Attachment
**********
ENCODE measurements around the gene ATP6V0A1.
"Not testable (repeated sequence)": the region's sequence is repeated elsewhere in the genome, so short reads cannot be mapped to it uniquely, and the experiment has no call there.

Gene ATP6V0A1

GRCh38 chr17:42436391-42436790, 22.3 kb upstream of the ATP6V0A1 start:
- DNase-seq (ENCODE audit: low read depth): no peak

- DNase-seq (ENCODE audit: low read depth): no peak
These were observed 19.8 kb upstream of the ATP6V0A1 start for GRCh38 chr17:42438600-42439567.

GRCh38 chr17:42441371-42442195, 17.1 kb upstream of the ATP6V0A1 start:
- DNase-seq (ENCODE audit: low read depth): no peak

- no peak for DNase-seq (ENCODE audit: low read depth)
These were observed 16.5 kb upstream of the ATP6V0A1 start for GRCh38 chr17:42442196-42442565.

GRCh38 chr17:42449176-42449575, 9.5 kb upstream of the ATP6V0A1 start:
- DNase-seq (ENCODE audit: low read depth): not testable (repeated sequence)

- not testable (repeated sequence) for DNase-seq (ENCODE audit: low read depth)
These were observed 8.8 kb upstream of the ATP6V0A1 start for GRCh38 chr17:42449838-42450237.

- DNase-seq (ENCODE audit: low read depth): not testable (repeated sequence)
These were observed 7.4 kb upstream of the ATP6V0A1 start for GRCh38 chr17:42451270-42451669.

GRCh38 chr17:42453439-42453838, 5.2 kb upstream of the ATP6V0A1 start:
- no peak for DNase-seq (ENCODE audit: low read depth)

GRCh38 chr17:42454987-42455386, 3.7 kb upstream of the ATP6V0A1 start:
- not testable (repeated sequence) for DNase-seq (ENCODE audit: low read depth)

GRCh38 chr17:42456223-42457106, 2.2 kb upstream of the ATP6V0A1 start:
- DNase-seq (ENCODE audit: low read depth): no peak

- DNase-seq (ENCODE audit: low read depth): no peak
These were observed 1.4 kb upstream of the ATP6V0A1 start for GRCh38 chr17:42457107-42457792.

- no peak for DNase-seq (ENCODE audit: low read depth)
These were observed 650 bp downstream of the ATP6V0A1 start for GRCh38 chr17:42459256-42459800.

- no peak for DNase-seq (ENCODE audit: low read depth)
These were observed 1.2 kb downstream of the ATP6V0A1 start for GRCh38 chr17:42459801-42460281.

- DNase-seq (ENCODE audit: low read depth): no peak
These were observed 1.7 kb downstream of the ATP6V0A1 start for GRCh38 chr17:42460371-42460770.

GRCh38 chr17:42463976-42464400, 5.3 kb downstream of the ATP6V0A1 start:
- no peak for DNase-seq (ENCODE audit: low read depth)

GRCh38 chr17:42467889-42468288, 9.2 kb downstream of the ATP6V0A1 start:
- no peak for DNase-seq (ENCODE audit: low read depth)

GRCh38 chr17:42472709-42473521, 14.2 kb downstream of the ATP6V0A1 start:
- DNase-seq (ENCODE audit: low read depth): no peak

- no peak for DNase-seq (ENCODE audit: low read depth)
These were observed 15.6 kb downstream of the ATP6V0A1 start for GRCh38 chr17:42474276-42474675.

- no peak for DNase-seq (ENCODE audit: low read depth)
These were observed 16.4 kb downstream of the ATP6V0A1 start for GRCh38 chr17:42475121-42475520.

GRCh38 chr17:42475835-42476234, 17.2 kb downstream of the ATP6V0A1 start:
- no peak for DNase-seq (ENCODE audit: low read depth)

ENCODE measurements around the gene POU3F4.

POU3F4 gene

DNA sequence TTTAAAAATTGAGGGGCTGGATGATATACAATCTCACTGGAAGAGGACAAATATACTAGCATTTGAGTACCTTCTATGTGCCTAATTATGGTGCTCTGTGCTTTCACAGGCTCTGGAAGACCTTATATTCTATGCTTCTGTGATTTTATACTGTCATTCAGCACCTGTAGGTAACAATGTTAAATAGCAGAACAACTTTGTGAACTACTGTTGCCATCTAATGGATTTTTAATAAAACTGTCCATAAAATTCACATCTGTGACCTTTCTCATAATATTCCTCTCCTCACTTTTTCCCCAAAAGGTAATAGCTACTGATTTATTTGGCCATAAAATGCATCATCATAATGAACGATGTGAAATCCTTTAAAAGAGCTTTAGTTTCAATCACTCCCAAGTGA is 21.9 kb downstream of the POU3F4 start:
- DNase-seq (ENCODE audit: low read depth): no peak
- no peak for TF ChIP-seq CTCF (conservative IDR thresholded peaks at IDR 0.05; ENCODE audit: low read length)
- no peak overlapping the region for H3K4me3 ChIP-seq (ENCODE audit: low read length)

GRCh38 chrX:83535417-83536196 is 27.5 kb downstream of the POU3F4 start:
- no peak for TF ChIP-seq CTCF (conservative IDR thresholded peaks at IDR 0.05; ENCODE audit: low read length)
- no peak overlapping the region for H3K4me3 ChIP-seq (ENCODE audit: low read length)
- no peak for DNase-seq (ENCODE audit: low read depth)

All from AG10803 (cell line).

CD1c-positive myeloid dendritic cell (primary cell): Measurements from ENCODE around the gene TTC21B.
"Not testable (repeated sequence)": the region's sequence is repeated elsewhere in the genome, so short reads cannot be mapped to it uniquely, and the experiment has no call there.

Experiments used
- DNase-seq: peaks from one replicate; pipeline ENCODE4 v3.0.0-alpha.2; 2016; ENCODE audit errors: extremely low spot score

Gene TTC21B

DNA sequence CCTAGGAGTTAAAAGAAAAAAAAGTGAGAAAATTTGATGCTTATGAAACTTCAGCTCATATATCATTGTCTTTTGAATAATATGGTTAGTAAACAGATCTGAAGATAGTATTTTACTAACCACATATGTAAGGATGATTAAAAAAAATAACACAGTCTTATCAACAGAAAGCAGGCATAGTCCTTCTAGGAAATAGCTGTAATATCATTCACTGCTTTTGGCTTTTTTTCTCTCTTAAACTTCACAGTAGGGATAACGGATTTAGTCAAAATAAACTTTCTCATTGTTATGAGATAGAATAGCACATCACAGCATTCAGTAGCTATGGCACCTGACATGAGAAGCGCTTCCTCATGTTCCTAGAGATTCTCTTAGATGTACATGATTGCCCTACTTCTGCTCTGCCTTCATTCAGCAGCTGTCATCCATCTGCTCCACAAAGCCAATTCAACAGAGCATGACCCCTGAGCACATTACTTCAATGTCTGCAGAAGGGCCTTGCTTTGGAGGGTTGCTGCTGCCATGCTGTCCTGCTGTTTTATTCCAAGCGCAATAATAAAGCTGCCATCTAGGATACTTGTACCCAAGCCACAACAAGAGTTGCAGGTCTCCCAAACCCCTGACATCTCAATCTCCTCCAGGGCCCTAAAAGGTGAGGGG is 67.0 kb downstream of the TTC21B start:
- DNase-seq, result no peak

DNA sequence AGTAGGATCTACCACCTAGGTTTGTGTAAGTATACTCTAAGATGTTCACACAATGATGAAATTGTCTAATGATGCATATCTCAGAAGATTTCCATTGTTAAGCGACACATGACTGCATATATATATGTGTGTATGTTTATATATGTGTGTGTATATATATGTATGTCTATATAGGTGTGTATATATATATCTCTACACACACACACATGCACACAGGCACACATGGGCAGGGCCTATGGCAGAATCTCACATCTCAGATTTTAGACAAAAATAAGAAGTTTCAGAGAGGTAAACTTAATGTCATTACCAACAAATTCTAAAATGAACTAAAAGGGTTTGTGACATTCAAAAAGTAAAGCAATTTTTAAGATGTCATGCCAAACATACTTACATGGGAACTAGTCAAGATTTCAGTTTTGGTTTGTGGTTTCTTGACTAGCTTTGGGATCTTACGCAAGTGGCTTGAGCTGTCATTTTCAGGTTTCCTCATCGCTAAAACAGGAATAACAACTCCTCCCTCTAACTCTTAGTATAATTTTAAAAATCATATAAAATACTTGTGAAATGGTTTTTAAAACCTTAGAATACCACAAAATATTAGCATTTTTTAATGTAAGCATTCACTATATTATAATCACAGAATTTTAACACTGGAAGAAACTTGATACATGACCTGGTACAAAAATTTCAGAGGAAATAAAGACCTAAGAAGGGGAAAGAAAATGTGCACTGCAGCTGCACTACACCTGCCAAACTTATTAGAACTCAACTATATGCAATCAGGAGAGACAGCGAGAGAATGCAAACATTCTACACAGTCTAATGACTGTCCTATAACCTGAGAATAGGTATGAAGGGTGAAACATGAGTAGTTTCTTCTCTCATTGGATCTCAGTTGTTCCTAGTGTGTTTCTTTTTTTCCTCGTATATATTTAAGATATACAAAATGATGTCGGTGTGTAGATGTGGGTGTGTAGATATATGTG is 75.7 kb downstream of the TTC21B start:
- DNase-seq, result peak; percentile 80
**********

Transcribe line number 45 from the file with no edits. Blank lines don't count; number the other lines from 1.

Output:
POU3F4 gene